Trying to minimize the challenge does not make it any easier to tackle or solve.
Belittling the problem is worse than hiding it because you are being dishonest about how it could affect other people. Remember the problem is as huge as others perceive it and presenting a different angle won’t change their mind. The problem is as big as it has magnified in their mindset.
Sadly, many young leaders find it tempting to veer away from uncomfortable problems.
Whether they mean to or not, their attitude minimizes the urgency of correcting mistakes. Successful leaders accept that problems are unavoidable and must be dealt with to keep it from festering. When problems go unaddressed, they will only intensify over time. Successful leaders tackle problems head on. They know it’s best to address them quickly, when the situation is fresh.
The inability to be direct when there’s a problem leads to nowhere.
Many people want so badly to be liked, or are so afraid of hurting others, that they find it difficult to say anything negative. They may be reluctant to tell someone he’s not doing his job adequately, for instance. Unfortunately, by letting these things go, they only make them worse, which makes them still harder to address. It’s essential to learn when firmness is necessary, and to learn how to exercise it.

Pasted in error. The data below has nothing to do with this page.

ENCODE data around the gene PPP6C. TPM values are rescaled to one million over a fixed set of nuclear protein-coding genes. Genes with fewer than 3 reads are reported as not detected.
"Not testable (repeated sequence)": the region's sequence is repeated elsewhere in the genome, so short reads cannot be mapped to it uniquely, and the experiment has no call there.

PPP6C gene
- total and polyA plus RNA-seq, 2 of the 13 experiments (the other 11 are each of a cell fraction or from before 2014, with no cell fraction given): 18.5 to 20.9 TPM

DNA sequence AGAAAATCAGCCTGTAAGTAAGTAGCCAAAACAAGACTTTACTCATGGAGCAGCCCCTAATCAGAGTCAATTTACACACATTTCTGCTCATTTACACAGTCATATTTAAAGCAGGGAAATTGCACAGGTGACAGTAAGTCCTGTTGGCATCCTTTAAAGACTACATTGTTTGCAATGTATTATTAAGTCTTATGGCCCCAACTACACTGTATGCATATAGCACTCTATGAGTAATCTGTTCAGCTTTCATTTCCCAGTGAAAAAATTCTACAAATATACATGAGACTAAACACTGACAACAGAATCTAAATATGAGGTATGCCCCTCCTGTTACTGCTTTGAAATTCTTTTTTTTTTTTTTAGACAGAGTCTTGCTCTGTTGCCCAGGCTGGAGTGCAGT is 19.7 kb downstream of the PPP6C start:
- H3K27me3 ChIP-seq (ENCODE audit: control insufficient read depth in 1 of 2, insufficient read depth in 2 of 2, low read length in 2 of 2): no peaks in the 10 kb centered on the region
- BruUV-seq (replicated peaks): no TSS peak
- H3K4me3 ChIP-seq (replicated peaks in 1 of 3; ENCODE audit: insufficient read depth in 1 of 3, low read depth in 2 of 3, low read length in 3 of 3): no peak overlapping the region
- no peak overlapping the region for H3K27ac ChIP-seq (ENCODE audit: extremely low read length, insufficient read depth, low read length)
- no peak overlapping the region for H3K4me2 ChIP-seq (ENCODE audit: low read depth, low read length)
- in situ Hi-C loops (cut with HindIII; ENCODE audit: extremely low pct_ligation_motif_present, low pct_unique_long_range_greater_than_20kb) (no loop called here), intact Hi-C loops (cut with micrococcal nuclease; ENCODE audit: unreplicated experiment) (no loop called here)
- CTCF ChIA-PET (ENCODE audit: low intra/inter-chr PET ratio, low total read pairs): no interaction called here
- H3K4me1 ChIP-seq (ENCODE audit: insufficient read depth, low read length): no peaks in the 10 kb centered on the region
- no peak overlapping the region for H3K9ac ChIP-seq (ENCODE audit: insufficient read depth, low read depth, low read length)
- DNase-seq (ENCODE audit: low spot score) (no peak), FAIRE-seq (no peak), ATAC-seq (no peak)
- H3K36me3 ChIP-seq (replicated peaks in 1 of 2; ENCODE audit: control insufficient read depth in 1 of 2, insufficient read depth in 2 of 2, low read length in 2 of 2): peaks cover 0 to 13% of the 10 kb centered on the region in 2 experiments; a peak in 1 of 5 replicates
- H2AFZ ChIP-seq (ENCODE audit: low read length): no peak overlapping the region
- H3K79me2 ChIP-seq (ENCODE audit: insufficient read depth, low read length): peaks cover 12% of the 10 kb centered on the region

Tip #5: Fix The Problem
Dive in deep to fix the mistake. Cosmetic work that is just enough to cover the surface doesn’t really fix the problem. Solutions that last require more than veneer touch up. Understanding what went wrong and the difference between, for example, a system failure or human error is essential.
Great leaders offer ways to understand how and why a mistake was made and ways to fix the problem.
You need to figure out what happened and offer as much information and data as you can to achieve a complete diagnosis of the problem. Be upfront, and communicate any insights you have and any countermeasures you believe could help. This is also an opportunity to reframe the problem.
The more you know about what happened and why; the better you will be able to devise the right solution or make the right changes in the future.
Giving a solution without all the information is neither helpful nor honest, so take the time to figure out the full story before trying to implement a solution. This is not about finding blame, it’s about an honest review to implement the best chance to deal with the problem.
Mistakes are often symptomatic of a greater problem that needs to be addressed.
Once leaders understand why the mistake happened, they can create a process to help avoid similar errors in the future. Some mistakes aren’t as cut and dried as forgetting to tell the team that a deadline changed or transposing a number in a balance sheet. Some are more difficult to pinpoint, such as allowing confusion to rule on a team, running unfocused or unproductive meetings, making poor hiring and firing decisions, or failing to give and receive feedback.
Part of owning an issue is demonstrating you are doing everything in your power to diagnose and remedy the situation.
Rarely will you have all the information you need to make a full diagnosis when a problem emerges, but bring everything you have to the table every time. Again, this will increase your confidence as a leader in the fact that you are on it. Again, if your team knows you were the first to come forward, you understand the problem, you’re owning it and you’re working on it, his or her confidence in you rises, even though you’ve made a mistake.
Now is also the time to begin gathering input and advice from others so you can come up with a solution, and ensure that anyone who is impacted understands the corrective actions being taken.